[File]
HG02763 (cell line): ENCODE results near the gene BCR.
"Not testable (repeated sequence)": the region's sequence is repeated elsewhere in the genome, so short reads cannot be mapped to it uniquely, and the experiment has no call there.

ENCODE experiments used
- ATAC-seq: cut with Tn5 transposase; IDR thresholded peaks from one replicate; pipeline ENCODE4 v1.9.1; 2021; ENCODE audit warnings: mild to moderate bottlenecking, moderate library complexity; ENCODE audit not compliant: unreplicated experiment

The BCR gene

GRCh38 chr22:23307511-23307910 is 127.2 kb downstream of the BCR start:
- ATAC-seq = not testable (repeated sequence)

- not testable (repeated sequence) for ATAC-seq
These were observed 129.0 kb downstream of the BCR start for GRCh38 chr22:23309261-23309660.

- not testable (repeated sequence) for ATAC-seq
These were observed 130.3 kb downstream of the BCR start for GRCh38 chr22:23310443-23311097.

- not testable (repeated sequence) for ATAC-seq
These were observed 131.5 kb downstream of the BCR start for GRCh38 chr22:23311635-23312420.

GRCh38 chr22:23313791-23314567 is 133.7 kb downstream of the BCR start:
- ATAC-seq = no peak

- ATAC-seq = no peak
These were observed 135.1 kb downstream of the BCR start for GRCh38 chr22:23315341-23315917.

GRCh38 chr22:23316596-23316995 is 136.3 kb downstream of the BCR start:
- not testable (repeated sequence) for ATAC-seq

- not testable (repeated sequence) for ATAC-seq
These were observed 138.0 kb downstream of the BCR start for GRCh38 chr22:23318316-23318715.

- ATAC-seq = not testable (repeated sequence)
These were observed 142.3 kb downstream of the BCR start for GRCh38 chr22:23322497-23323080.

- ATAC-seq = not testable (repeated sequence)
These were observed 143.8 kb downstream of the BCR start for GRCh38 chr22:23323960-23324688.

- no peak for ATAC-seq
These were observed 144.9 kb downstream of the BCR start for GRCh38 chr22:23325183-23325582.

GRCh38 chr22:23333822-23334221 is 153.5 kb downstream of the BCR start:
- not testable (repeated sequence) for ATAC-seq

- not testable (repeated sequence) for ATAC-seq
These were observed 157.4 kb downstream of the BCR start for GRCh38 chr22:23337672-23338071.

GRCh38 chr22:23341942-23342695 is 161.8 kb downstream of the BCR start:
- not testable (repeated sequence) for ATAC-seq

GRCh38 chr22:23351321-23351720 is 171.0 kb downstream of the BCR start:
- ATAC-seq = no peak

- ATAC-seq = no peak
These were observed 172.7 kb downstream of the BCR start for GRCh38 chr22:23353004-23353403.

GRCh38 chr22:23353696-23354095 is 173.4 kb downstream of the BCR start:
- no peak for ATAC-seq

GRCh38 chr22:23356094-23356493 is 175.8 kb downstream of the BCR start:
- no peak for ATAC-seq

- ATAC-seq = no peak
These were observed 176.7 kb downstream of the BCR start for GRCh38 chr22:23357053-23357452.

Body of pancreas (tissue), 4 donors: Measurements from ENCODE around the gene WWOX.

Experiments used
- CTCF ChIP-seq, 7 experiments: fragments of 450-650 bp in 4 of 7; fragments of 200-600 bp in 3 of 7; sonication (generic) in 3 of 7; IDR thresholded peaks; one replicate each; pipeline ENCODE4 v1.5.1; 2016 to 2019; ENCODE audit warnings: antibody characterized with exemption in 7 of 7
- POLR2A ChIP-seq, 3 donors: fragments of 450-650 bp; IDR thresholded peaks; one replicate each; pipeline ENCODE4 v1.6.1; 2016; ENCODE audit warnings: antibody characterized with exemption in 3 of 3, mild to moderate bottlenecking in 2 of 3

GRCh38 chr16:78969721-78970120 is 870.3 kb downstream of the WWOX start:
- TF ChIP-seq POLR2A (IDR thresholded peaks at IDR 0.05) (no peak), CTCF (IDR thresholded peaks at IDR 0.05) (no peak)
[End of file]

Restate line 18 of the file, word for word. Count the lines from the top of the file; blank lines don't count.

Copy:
GRCh38 chr22:23316596-23316995 is 136.3 kb downstream of the BCR start: